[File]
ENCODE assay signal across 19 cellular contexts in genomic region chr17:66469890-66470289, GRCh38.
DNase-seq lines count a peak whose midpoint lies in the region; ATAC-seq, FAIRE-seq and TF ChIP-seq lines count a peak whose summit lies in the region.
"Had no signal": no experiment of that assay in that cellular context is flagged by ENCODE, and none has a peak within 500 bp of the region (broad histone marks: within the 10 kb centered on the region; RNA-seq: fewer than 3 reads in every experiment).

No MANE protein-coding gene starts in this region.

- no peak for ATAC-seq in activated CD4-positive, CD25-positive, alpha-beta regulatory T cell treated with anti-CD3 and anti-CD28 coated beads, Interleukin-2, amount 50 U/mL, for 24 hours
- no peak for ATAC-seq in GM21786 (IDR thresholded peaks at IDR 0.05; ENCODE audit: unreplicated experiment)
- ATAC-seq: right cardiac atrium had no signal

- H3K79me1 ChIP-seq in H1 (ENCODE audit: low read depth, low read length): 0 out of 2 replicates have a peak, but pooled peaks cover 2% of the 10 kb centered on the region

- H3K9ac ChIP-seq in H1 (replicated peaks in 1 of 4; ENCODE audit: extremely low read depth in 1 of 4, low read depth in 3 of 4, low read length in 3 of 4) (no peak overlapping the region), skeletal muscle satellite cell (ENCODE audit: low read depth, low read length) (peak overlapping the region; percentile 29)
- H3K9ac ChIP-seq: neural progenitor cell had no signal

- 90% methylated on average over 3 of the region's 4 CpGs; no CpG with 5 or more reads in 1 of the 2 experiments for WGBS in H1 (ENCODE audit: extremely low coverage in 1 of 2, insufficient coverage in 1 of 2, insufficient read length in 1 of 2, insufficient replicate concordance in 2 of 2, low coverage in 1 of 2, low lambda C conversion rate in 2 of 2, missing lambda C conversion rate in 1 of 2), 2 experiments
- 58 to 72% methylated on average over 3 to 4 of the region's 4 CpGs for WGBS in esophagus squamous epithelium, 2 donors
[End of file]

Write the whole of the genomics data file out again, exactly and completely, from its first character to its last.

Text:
ENCODE assay signal across 19 cellular contexts in genomic region chr17:66469890-66470289, GRCh38.
DNase-seq lines count a peak whose midpoint lies in the region; ATAC-seq, FAIRE-seq and TF ChIP-seq lines count a peak whose summit lies in the region.
"Had no signal": no experiment of that assay in that cellular context is flagged by ENCODE, and none has a peak within 500 bp of the region (broad histone marks: within the 10 kb centered on the region; RNA-seq: fewer than 3 reads in every experiment).

No MANE protein-coding gene starts in this region.

- no peak for ATAC-seq in activated CD4-positive, CD25-positive, alpha-beta regulatory T cell treated with anti-CD3 and anti-CD28 coated beads, Interleukin-2, amount 50 U/mL, for 24 hours
- no peak for ATAC-seq in GM21786 (IDR thresholded peaks at IDR 0.05; ENCODE audit: unreplicated experiment)
- ATAC-seq: right cardiac atrium had no signal

- H3K79me1 ChIP-seq in H1 (ENCODE audit: low read depth, low read length): 0 out of 2 replicates have a peak, but pooled peaks cover 2% of the 10 kb centered on the region

- H3K9ac ChIP-seq in H1 (replicated peaks in 1 of 4; ENCODE audit: extremely low read depth in 1 of 4, low read depth in 3 of 4, low read length in 3 of 4) (no peak overlapping the region), skeletal muscle satellite cell (ENCODE audit: low read depth, low read length) (peak overlapping the region; percentile 29)
- H3K9ac ChIP-seq: neural progenitor cell had no signal

- 90% methylated on average over 3 of the region's 4 CpGs; no CpG with 5 or more reads in 1 of the 2 experiments for WGBS in H1 (ENCODE audit: extremely low coverage in 1 of 2, insufficient coverage in 1 of 2, insufficient read length in 1 of 2, insufficient replicate concordance in 2 of 2, low coverage in 1 of 2, low lambda C conversion rate in 2 of 2, missing lambda C conversion rate in 1 of 2), 2 experiments
- 58 to 72% methylated on average over 3 to 4 of the region's 4 CpGs for WGBS in esophagus squamous epithelium, 2 donors